An­other de­vel­op­ment that will likely have an im­pact is the de­ci­sion by the Vir­ginia leg­is­la­ture in May 2018 to ex­pand Med­i­caid; an es­ti­mated 300 to 400 ad­di­tional Rappahannock res­i­dents are now el­i­gi­ble for cov­er­age. A work re­quire­ment in­cluded in the law still needs to be ap­proved by the Trump ad­min­is­tra­tion.

The ef­fect will also be felt by Vir­ginia hos­pi­tals, Clark noted. About 11 per­cent of his hos­pi­tal’s rev­enue, he said, is lost to “un­com­pen­sated care” when pa­tients can’t pay.

“If we can get a per­son es­tab­lished with Med­i­caid in­stead of them us­ing the emer­gency room for pri­mary care, that’s a big win for us, and more im­por­tantly, the pa­tient,” he said.


As in any aging com­mu­nity, more of the fo­cus of health care in Rappahannock will be on manag­ing chronic con­di­tions, such as di­a­betes, heart dis­ease and can­cer. That can re­ally be a chal­lenge when pa­tients have to travel long dis­tances for doc­tors’ ap­point­ments or to pick up pre­scrip­tions.

One promis­ing de­vel­op­ment is that the Val­ley Health clinic is con­sid­er­ing pro­vid­ing limited phar­macy ser­vices, ac­cord­ing to Dr. Miller.

Dr. Na­gle said he hopes that even­tu­ally much of his prac­tice will be built around telemedicine. But for it to be ef­fec­tive, a health pro­fes­sional needs to know the pa­tients he or she con­nects with dig­i­tally.

“It’s key that I know the per­son be­fore I can re­move the face-to-face as­pect,” he said. “You need to know their phys­i­cal state. You need to know if they tend to be more stoic in their de­scrip­tion of their health con­cerns. Maybe they typ­i­cally un­der­state things.”

An­other telemedicine ap­proach is a chronic care man­age­ment pro­gram called RevUp. It’s avail­able to Medi­care pa­tients with at least two chronic con­di­tions. Once a per­son signs up, he or she is con­tacted by a “nurse nav­i­ga­tor” once a month to see how the pa­tient is do­ing in stick­ing to their treat­ment plan.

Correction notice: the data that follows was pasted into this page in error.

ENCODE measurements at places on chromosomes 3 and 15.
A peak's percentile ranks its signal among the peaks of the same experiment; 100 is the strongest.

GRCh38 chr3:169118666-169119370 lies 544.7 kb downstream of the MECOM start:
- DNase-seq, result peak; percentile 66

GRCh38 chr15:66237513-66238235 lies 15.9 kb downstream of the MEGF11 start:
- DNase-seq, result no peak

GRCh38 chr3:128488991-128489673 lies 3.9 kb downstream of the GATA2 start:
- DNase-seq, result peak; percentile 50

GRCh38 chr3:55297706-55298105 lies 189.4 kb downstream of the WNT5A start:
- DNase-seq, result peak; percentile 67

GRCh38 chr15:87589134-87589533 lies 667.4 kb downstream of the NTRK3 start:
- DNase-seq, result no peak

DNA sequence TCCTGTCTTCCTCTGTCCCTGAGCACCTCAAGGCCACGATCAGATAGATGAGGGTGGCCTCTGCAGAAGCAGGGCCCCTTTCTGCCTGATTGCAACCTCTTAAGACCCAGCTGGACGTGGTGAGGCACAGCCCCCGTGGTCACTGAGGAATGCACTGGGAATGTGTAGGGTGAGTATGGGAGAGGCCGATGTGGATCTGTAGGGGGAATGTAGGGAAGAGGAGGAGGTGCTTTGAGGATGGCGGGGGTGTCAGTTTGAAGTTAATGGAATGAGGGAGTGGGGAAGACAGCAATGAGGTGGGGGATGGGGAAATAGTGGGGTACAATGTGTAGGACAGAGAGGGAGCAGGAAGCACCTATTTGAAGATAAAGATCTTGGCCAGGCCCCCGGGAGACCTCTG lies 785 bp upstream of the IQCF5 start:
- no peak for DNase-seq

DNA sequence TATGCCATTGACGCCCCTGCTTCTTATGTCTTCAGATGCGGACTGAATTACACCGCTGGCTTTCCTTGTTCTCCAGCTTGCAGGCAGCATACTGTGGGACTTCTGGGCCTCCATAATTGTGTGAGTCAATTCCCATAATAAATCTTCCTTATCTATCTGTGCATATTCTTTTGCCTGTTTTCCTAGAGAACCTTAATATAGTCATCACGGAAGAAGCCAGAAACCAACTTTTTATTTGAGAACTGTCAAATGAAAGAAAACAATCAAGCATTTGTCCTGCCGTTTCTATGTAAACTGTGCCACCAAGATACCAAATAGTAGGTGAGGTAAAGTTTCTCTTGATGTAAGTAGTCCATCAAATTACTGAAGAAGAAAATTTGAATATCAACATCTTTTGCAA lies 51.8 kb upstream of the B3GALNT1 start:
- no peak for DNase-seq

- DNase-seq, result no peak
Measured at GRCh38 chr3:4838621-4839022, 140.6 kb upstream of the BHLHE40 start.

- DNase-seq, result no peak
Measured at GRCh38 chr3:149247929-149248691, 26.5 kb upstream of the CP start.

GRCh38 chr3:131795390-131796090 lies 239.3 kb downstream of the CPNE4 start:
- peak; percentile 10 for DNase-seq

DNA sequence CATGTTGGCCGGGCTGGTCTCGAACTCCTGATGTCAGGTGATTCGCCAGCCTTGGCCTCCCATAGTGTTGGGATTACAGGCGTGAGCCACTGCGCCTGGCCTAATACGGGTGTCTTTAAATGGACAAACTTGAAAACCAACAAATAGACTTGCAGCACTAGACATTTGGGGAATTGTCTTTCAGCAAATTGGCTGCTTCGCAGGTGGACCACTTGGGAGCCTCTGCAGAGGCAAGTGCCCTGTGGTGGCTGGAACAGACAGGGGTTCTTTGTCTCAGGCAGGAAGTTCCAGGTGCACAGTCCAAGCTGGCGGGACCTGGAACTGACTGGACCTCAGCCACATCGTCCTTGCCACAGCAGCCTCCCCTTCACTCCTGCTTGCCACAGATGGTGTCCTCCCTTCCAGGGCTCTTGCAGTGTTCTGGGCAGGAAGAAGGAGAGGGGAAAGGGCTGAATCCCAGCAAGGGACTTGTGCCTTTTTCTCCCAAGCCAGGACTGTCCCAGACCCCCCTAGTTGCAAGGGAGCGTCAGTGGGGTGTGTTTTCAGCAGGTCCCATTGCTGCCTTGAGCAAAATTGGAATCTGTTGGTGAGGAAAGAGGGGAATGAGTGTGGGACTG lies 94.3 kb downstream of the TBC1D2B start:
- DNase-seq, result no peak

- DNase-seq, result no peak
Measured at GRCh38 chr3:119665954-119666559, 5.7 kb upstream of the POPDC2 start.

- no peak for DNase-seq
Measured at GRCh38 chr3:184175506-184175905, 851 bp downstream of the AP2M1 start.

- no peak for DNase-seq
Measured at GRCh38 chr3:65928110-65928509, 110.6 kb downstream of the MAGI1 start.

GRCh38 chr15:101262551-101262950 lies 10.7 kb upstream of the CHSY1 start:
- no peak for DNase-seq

RevUp be­came avail­able at the Val­ley Health clinic last May, and so far about 10 per­cent of the el­i­gi­ble pa­tients there have signed up, ac­cord­ing to Clark. He thinks it has promise as a way to keep more iso­lated peo­ple en­gaged with their health care.

“A nurse nav­i­ga­tor can an­swer ques­tions and maybe make a doc­tor’s ap­point­ment un­nec­es­sary,” Clark said. “And, it could help avoid un­nec­es­sary trips to the hos­pi­tal. That’s what re­ally drives up the cost of health care.”

But Brooke Miller, who is in­creas­ing his time at the Val­ley Health clinic from four to six days a month, is less san­guine. He grew up in Rappahannock and knows how a lot of lo­cals feel about calls from strangers.

“I al­ready see my chronic care pa­tients ev­ery three months,” he said. “I do tell peo­ple about this pro­gram if I think it will help them. But a lot of peo­ple think it’s an in­tru­sion and don’t want to be both­ered with the calls.”

Dr. Brooke Miller, with his wife, Ann, a nurse prac­ti­tioner, at the Val­ley Health clinic near Wash­ing­ton.